That expression of support followed months of maneuvering by the Biden administration in support of Mr. Arévalo after he shocked many in Guatemala, including members of his party, by squeaking into a runoff that he then resoundingly won.
Such positioning stands in contrast to U.S. support for the Guatemalan military during a brutal civil war, which lasted from 1960 to 1996 and resulted in a conviction of genocide for a former dictator who tried to exterminate a Mayan people, and to the C.I.A.’s engineering of a 1954 coup that toppled a popular, democratically elected president, Jacobo Arbenz.
After that coup, Mr. Arévalo’s father, Juan José Arévalo, a former president still admired in Guatemala for allowing freedom of speech and for creating the social security system, spent years in exile around Latin America.
The younger Mr. Arévalo, a soft-spoken sociologist and diplomat, was born in Uruguay during that time and raised in Venezuela, Mexico and Chile before the family could return to Guatemala. He is the most progressive figure to get this far in Guatemala since democracy was re-established in the 1980s.
As efforts intensified last month to prevent Mr. Arévalo from taking office, the United States imposed sanctions on Miguel Martínez, one of the closest allies of the departing president, Alejandro Giammattei, over widespread bribery schemes.
And in a pivotal move, American authorities in December also imposed visa restrictions on nearly 300 Guatemalan citizens, including more than 100 members of Congress, for undermining democracy and the rule of law in their efforts to weaken Mr. Arévalo and keep him from being inaugurated.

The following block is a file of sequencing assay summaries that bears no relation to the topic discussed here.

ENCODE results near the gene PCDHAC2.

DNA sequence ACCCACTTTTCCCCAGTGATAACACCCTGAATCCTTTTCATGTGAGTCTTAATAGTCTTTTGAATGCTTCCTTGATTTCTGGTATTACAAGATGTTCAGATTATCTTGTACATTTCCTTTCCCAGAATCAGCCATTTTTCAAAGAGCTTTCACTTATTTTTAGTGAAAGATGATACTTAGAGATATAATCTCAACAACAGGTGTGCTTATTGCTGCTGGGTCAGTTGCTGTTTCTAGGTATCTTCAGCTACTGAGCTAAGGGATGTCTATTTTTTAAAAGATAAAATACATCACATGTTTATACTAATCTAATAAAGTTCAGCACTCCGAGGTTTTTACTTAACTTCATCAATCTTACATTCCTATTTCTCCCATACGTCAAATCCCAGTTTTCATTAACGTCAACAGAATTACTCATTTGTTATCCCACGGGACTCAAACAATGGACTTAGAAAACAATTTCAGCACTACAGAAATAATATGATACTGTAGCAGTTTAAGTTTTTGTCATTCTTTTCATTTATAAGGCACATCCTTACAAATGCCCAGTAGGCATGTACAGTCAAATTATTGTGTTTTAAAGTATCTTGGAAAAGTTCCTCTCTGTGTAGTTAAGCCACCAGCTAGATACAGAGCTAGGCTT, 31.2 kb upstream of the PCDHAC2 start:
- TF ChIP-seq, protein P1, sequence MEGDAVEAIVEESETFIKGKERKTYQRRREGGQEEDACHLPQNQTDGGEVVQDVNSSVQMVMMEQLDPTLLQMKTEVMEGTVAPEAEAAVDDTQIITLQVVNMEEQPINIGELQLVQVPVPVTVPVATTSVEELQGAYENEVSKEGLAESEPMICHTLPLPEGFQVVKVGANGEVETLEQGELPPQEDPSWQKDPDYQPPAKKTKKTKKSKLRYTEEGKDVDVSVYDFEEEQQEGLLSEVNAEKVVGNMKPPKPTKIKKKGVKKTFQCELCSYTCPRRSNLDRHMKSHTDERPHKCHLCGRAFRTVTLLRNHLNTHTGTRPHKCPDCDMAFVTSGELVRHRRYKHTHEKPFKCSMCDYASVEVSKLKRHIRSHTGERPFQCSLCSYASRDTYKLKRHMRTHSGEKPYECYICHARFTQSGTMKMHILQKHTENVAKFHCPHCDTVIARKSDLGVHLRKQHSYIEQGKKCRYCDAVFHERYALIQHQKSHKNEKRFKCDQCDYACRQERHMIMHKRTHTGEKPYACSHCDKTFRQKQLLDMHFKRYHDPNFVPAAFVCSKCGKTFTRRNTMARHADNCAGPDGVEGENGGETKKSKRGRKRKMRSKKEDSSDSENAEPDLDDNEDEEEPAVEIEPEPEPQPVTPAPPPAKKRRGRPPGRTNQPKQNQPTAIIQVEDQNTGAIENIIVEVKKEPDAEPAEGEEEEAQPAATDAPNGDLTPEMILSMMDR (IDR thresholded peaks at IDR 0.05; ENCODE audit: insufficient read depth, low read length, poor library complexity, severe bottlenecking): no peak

“The gringos have made the impossible possible because Congress is now much more docile,” said Manfredo Marroquín, the head of Citizen Action, a Guatemalan anti-corruption policy group.
Mr. Marroquín said that pressure from the United States might even open the way for members of Mr. Arévalo’s party to take part in the leadership of Congress, potentially easing a big source of tension for his government. One of Mr. Arévalo’s top allies in Congress, Samuel Pérez, said on Friday that he was preparing to serve as the speaker of Congress, though the president-elect’s opponents in the chamber were maneuvering to keep control of the chamber.
“The pressure from the United States has prevented a coup d’état; without that, we wouldn’t be here,” Mr. Marroquín said. “The Americans are like insurance: there in times of crisis.”
Still, Washington’s support of Mr. Arévalo has revealed fissures in Guatemala. In his last weeks in office, Mr. Giammattei, who is barred by law from seeking re-election, has grown increasingly shrill in his criticism of the sanctions by the United States and international support for Mr. Arévalo.
Dealing another blow to Mr. Arévalo, Mr. Giammattei withdrew Guatemala from an anti-narcotics task force created in 2020 with the United States. The move could weaken Guatemala’s ability to combat drug trafficking groups, which have been expanding their sway around the country.
At the same time, Mr. Arévalo’s efforts to forge alliances have revealed how challenging it will be for him to govern. This month, he announced the first cabinet in Guatemala in which women account for half of all ministerial posts, but the celebration was short-lived.
The naming of a member of one of the country’s top business associations prompted calls that Mr. Arévalo, who has hewed to centrist policies, was drifting to the right. Another cabinet nominee withdrew after old comments surfaced of her criticizing a prominent Indigenous activist.
In a country where Indigenous peoples make up nearly half of the population, indignation also arose because only one minister in his cabinet was Indigenous, despite the crucial role that Indigenous groups had in protesting against the efforts to keep Mr. Arévalo from taking office.
“There is an expectation that this new government will be different,” said Sandra Xinico, an anthropologist and Indigenous activist. “But we’ve seen once again seen how Indigenous peoples are excluded from the political process.”